Not every U.S. hotel company has felt compelled to fully comply with the GDPR in the strictest sense, Garfinkel said. That’s likely due to some of those companies determining they don’t have the budget to go through the entire compliance protocol or doesn’t think it should have to, he said. Instead, they likely do some patchwork compliance, handling what is most visible to everyone else and responding to the most frequently seen issues, he said.

Those who have gone through full compliance have found that once they’re up and running with their systems, maintenance is much less burdensome than the process of becoming compliant, he said.

“Now that it’s in place, monitoring and updating is a much more minor task,” he said. “It does have to be attended to, but the infrastructure is in place.”

One of the side effects of having better personal data security measures in place as a result of the GDPR is the public’s general trust in complying companies increases, Schulz said. Most companies that comply see the privacy regulation as a burden that requires extra work and makes marketing more difficult, he said. However, they’re also starting to see this will help sustain their companies.

“If you’re not treating guests’ personal data with respect, you can lose them,” he said.

It’s a balance to get the benefits out of the GDPR, he said. Hotel companies should have a label to state they are GDPR compliant, he said, adding that data privacy is being seen as “the new green.”

“People are understanding that it has a value,” he said.

New data protection laws
Schulz was part of HTNG’s workgroup on GDPR, which will now look at global privacy regulations, he said. The group is just starting and is identifying the different governments with new laws in the works or going into effect, he said. California’s new Consumer Privacy Act is the next data protection act to go into effect and is the most comprehensive outside of the GDPR at the moment, he said.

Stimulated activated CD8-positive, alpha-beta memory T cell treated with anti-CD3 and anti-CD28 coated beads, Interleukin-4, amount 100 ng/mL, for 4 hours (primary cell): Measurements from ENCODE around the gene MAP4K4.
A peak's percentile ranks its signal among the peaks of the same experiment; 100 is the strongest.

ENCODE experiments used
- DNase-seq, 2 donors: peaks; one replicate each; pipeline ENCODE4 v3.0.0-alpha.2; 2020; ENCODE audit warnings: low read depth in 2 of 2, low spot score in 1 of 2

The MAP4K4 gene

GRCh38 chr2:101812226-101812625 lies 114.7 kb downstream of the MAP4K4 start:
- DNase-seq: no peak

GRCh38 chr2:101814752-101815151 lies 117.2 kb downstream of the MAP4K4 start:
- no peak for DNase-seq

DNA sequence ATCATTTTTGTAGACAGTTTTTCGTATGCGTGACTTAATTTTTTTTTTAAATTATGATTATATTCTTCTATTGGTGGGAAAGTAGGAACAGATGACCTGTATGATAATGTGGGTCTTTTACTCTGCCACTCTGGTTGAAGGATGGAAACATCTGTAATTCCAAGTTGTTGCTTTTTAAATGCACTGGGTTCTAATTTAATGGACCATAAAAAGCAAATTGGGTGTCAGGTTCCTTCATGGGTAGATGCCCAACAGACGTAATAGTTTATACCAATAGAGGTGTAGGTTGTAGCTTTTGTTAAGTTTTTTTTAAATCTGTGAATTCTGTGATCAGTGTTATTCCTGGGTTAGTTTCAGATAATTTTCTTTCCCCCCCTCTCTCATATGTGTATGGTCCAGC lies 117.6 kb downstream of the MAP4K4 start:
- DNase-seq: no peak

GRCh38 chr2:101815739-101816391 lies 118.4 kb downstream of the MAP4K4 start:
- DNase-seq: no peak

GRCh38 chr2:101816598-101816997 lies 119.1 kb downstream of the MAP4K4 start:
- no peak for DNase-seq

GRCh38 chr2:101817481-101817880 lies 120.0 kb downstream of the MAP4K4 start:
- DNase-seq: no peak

Other states and Washington, D.C., are considering data privacy laws as well, he said.

China currently has a privacy group, he said, and Russia and Brazil are also considering data privacy legislation.

Similar to GDPR, the CCPA isn’t confined by the borders of the state, Schulz said. Within certain revenue thresholds and business practices, the law applies to any company doing business with a California resident or household, giving it geographic scope akin to the EU regulation. The California government approved the law in June 2018, and it will go into effect 1 January 2020.

Companies that paid attention to the GDPR are ahead of the game, or at least will be, when coming into compliance with the CCPA, Garfinkel said. Though the two laws aren’t exactly the same, the infrastructure put in place for the GDPR will help.

“There are already studies and articles out that indicated that companies that are GDPR-compliant will have an easier time complying with the CCPA,” he said.

The personal information protected under the CCPA is broadly defined, and the term California consumers is broadly defined as well, he said. There is an amendment that would remove employees from that definition, but it hasn’t passed yet, he said.

“I think there are companies that can safely escape the reach of the CCAP because they don’t meet any of the three threshold criteria because they don’t have sufficient connection to the state, but by and large in the hotel industry … many are finding out they connect with California sufficiently will be brought under the auspices of this law,” he said.

Though the effective date approaches, there is still unsettled business in terms of what the CCPA will ultimately look like, Garfinkel said. There will be both pro-consumer and pro-business clarifications issued as well as a vote on the aforementioned vote on whether employees are included in the protections, he said. Other states are watching what California is doing and will benefit from the growing pains the CCPA is undergoing when they consider their own pieces of legislation, he said.

“The ripples started with GDPR with extraterritorial application, he said. “California is often the trendsetter among U.S. states in many respects, particularly with consumer laws. We will see over the years coming in the future a lot of states will implement something much more demanding than what the current data privacy and security infrastructure looks like.”